Haymarket artwork mystery solved

Sculptures safely stored, dinged up a bit

THE MYSTERY OF the missing public artwork at Haymarket is solved: It was dug up by a contractor, but it’s now safely stored nearby and state officials plan to contact the artist to determine what should be done with it.

Mags Harries, the sculptor, was kept in the dark for more than a week after the public art was jackhammered out of the ground, and she was pleased to learn Friday that her sculptures weren’t trashed.

For years, the artwork titled Asaroton had been part of the streetscape in the area a couple blocks from City Hall that is host to a pushcart market for discounted fruit, vegetables, and fish on Fridays and Saturdays. The work consists of pieces of bronze sculptures in the shape of the detritus of the time and place – a piece of lettuce, the plastic rings of a six-pack, a comb. Harries said the work, which was first installed in 1976, was inspired by Roman mosaics depicting the scraps of food that would be tossed on the ground during a feast.

The installation had been removed in the early 1990s to make way for the Big Dig, and then a new version was installed in roughly the same location in 2006 once the highway tunnel project had been substantially completed. Harries has already made new sculptures for the third installation of the public artwork, which is being done with the support of a hotel developer constructing a six-story Canopy by Hilton on one of the last remaining parcels left over from the Big Dig.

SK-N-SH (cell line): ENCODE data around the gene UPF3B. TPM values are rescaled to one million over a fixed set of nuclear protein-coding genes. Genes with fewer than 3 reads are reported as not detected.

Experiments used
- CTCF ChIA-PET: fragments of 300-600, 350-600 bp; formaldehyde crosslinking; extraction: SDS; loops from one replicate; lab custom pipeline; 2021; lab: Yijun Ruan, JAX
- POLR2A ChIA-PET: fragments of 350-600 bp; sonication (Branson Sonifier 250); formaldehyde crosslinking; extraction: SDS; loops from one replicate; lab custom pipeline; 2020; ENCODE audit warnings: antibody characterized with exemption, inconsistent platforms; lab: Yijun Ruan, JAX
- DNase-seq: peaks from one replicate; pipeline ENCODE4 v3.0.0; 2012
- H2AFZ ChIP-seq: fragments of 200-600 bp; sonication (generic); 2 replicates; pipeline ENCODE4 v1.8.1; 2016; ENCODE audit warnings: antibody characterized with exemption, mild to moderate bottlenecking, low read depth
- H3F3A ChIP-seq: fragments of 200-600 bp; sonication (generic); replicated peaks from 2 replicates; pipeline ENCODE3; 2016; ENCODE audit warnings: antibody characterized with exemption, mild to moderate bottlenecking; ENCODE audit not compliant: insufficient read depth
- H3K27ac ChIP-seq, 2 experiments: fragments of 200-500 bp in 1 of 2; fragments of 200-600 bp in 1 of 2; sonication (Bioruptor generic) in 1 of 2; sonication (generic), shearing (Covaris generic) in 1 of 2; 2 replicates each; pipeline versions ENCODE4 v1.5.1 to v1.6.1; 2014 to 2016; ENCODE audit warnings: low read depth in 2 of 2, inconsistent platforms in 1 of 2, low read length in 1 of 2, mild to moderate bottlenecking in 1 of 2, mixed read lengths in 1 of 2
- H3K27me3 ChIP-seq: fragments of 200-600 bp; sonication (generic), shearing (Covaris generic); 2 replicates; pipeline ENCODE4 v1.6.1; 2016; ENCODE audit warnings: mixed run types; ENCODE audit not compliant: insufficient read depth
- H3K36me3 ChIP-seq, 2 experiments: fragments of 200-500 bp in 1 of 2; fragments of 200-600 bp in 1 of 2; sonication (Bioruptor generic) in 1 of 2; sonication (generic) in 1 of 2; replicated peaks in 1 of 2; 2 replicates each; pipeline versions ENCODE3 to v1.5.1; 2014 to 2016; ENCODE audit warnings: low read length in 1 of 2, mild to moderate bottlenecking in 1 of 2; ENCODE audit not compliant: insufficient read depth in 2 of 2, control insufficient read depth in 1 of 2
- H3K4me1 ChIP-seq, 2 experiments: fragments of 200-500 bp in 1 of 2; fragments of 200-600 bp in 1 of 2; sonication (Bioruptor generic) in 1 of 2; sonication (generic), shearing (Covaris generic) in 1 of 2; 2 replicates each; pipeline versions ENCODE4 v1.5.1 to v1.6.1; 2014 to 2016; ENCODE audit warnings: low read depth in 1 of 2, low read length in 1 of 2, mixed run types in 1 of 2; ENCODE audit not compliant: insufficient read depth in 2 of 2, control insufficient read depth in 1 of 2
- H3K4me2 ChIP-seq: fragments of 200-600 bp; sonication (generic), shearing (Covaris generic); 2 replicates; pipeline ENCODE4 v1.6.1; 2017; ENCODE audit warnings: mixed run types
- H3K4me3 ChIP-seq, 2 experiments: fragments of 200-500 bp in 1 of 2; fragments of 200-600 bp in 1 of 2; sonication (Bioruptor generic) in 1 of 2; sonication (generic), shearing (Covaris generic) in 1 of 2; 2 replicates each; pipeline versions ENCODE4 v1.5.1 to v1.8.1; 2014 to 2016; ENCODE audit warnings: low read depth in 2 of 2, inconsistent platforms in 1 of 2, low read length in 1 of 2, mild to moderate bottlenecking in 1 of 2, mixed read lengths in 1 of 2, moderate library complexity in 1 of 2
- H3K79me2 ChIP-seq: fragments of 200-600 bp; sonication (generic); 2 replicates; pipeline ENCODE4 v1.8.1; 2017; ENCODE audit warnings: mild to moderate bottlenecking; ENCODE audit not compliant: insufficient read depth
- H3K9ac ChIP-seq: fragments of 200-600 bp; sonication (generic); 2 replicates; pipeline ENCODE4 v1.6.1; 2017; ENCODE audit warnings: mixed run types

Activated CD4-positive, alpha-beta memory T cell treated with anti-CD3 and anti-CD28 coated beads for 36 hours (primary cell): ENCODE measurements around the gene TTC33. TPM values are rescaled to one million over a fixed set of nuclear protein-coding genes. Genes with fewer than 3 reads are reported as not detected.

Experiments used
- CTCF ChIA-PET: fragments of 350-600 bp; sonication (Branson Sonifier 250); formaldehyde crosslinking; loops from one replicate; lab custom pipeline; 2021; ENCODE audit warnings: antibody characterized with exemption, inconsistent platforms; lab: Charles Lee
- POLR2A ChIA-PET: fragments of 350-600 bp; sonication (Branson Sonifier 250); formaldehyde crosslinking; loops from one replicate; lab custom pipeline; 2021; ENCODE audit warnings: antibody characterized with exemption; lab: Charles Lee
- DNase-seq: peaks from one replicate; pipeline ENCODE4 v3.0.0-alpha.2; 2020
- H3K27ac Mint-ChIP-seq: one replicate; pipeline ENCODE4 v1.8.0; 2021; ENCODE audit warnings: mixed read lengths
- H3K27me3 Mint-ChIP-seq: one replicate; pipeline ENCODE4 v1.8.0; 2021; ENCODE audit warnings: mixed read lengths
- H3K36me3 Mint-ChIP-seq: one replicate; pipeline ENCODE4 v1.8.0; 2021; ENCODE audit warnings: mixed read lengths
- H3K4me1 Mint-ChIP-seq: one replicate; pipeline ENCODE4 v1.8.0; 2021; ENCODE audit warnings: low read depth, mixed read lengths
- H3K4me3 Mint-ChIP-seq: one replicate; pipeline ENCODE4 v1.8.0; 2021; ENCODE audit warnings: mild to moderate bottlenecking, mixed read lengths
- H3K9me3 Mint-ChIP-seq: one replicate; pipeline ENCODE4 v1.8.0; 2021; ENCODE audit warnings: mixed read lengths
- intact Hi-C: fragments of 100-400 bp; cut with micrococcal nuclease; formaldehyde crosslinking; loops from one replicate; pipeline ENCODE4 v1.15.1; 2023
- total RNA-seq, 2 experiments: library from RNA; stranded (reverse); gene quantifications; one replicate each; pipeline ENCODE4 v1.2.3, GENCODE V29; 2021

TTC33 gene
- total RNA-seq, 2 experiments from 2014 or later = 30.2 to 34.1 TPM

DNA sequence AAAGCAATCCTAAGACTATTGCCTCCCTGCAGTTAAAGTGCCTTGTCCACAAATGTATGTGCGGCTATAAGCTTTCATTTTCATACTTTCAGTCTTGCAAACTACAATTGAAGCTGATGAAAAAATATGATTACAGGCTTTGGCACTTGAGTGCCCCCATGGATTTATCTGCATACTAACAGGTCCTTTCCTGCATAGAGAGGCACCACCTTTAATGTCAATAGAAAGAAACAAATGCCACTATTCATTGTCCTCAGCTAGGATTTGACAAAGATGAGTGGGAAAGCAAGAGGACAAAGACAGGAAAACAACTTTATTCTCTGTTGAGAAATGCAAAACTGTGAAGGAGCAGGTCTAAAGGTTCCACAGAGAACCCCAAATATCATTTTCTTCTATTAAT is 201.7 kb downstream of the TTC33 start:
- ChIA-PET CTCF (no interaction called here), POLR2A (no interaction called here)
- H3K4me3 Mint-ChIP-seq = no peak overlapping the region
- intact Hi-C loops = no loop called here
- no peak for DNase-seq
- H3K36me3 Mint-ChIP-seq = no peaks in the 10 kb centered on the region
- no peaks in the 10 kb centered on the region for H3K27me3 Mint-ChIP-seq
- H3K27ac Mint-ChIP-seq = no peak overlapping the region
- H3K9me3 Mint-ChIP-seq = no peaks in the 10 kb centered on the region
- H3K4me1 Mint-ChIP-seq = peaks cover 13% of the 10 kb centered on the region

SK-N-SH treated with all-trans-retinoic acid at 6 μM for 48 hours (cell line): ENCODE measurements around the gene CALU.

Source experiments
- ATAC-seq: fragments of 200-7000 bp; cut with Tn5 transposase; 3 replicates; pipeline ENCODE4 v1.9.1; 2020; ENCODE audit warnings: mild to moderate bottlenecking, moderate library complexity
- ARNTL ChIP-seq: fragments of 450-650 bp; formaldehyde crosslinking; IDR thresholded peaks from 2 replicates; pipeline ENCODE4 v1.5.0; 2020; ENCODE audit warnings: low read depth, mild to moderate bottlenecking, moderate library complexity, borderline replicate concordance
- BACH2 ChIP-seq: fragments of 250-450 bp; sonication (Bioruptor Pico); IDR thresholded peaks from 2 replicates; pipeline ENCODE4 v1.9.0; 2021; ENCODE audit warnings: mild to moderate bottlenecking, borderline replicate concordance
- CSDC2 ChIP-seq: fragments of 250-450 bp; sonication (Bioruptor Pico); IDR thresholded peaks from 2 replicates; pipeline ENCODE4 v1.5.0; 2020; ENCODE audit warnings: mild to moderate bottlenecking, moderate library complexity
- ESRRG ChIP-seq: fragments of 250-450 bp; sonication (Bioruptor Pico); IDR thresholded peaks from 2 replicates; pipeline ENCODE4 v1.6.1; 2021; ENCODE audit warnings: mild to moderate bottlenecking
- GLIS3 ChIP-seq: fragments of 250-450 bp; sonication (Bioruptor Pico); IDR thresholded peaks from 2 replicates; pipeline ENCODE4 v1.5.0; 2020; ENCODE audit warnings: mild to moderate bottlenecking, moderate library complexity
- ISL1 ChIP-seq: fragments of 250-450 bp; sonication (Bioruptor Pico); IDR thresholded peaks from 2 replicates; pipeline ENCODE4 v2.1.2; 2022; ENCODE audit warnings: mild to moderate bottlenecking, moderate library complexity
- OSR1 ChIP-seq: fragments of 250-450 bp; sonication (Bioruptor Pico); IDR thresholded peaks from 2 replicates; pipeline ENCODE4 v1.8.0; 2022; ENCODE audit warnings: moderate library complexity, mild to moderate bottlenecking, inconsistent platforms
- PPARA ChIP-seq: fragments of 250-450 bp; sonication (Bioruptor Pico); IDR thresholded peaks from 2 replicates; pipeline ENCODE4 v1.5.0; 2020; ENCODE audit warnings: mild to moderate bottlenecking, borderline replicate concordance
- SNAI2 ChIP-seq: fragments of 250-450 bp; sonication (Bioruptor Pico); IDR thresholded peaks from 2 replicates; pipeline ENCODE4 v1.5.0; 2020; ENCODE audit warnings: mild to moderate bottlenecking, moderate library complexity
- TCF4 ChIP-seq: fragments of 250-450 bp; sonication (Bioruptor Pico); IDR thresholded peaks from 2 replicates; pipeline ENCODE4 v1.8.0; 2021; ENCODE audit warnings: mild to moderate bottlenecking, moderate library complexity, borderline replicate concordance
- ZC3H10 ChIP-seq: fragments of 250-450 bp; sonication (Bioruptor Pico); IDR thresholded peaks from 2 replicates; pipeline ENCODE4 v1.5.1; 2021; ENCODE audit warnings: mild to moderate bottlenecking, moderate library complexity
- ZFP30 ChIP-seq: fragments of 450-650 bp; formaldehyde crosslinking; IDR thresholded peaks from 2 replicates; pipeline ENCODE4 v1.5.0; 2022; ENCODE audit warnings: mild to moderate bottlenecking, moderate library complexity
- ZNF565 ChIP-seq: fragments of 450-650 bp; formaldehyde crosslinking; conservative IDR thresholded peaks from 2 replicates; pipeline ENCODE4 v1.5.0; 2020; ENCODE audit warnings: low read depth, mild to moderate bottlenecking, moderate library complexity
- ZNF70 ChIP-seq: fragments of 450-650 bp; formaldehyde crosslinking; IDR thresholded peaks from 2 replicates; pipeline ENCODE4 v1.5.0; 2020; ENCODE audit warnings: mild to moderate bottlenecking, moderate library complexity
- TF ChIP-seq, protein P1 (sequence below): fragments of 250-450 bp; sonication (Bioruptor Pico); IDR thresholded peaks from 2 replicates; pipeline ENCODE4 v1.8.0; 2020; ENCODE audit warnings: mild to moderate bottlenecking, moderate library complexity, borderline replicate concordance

Separate from that hotel project, the Massachusetts Department of Transportation paid contractor A.R. Belli $3.6 million to fix up the sidewalks across the street from the Rose Kennedy Greenway to bring them into compliance with the Americans with Disabilities Act. The contract called for the construction crew to “R&S,” or remove and stack, the bronze pieces, and that’s what A.R. Belli did.

“Normally if you have something on a job that’s of historical significance, there’s a lot more detail as far as handling them and everything. This was just a note to remove them and stack them,” said Bill Keaveney, general manager of the construction firm, who said he is now curious about the significance of the pieces. “We’ll keep them until told what to do with them.”

Plans in a contract provided by MassDOT direct workers to “R&S” or remove and stack the bronze artwork.

The crew used jackhammers and saws to pry the bronze pieces from the hardtop, and they are currently stored in buckets toward the back of a storage container cluttered with other stuff. The container is sitting on a sidewalk less than a block away from where the pieces were removed.

The work crew removed nearly all of the bronze sculptures in one spot on Hanover Street, but at the installation’s second location on Blackstone Street, the bronze pieces are still in the ground.

A couple of the dug-up pieces were “dinged up,” said Keaveney. “I think there was a couple that got twisted a little bit. You have to understand these were embedded in a hardscape product, so it’s not like you’re just taking them up with tweezers. We did the best we could.”

According to the hotel developer, the artwork was removed on September 26, and Keaveney said that timeline sounded pretty accurate, but he said the work took place over a number of days.